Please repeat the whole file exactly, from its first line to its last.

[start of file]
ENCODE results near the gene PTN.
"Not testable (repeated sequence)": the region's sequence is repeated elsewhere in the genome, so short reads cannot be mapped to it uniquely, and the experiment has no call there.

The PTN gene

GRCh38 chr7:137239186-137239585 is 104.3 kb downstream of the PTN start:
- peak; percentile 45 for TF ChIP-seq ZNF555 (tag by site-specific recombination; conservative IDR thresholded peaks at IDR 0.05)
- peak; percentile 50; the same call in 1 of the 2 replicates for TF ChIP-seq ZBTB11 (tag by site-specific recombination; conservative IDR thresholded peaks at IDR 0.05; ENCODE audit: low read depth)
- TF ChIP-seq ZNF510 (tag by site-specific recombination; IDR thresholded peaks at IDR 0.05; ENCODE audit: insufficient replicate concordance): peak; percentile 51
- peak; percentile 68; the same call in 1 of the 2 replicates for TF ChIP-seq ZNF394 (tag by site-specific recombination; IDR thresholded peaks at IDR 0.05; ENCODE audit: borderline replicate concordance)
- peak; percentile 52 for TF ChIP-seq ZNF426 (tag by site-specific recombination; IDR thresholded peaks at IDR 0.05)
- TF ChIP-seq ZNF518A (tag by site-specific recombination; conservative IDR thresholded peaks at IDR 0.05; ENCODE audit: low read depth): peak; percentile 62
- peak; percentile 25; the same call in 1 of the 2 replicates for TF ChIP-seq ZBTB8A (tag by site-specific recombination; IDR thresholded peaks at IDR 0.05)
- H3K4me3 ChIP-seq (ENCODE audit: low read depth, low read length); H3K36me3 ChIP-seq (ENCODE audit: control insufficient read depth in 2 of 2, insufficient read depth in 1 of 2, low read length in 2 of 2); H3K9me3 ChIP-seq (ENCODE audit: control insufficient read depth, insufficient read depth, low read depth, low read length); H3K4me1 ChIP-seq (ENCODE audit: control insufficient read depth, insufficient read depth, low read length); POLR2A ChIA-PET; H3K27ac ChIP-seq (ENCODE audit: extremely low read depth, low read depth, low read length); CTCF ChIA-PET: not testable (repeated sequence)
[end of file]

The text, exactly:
ENCODE results near the gene PTN.
"Not testable (repeated sequence)": the region's sequence is repeated elsewhere in the genome, so short reads cannot be mapped to it uniquely, and the experiment has no call there.

The PTN gene

GRCh38 chr7:137239186-137239585 is 104.3 kb downstream of the PTN start:
- peak; percentile 45 for TF ChIP-seq ZNF555 (tag by site-specific recombination; conservative IDR thresholded peaks at IDR 0.05)
- peak; percentile 50; the same call in 1 of the 2 replicates for TF ChIP-seq ZBTB11 (tag by site-specific recombination; conservative IDR thresholded peaks at IDR 0.05; ENCODE audit: low read depth)
- TF ChIP-seq ZNF510 (tag by site-specific recombination; IDR thresholded peaks at IDR 0.05; ENCODE audit: insufficient replicate concordance): peak; percentile 51
- peak; percentile 68; the same call in 1 of the 2 replicates for TF ChIP-seq ZNF394 (tag by site-specific recombination; IDR thresholded peaks at IDR 0.05; ENCODE audit: borderline replicate concordance)
- peak; percentile 52 for TF ChIP-seq ZNF426 (tag by site-specific recombination; IDR thresholded peaks at IDR 0.05)
- TF ChIP-seq ZNF518A (tag by site-specific recombination; conservative IDR thresholded peaks at IDR 0.05; ENCODE audit: low read depth): peak; percentile 62
- peak; percentile 25; the same call in 1 of the 2 replicates for TF ChIP-seq ZBTB8A (tag by site-specific recombination; IDR thresholded peaks at IDR 0.05)
- H3K4me3 ChIP-seq (ENCODE audit: low read depth, low read length); H3K36me3 ChIP-seq (ENCODE audit: control insufficient read depth in 2 of 2, insufficient read depth in 1 of 2, low read length in 2 of 2); H3K9me3 ChIP-seq (ENCODE audit: control insufficient read depth, insufficient read depth, low read depth, low read length); H3K4me1 ChIP-seq (ENCODE audit: control insufficient read depth, insufficient read depth, low read length); POLR2A ChIA-PET; H3K27ac ChIP-seq (ENCODE audit: extremely low read depth, low read depth, low read length); CTCF ChIA-PET: not testable (repeated sequence)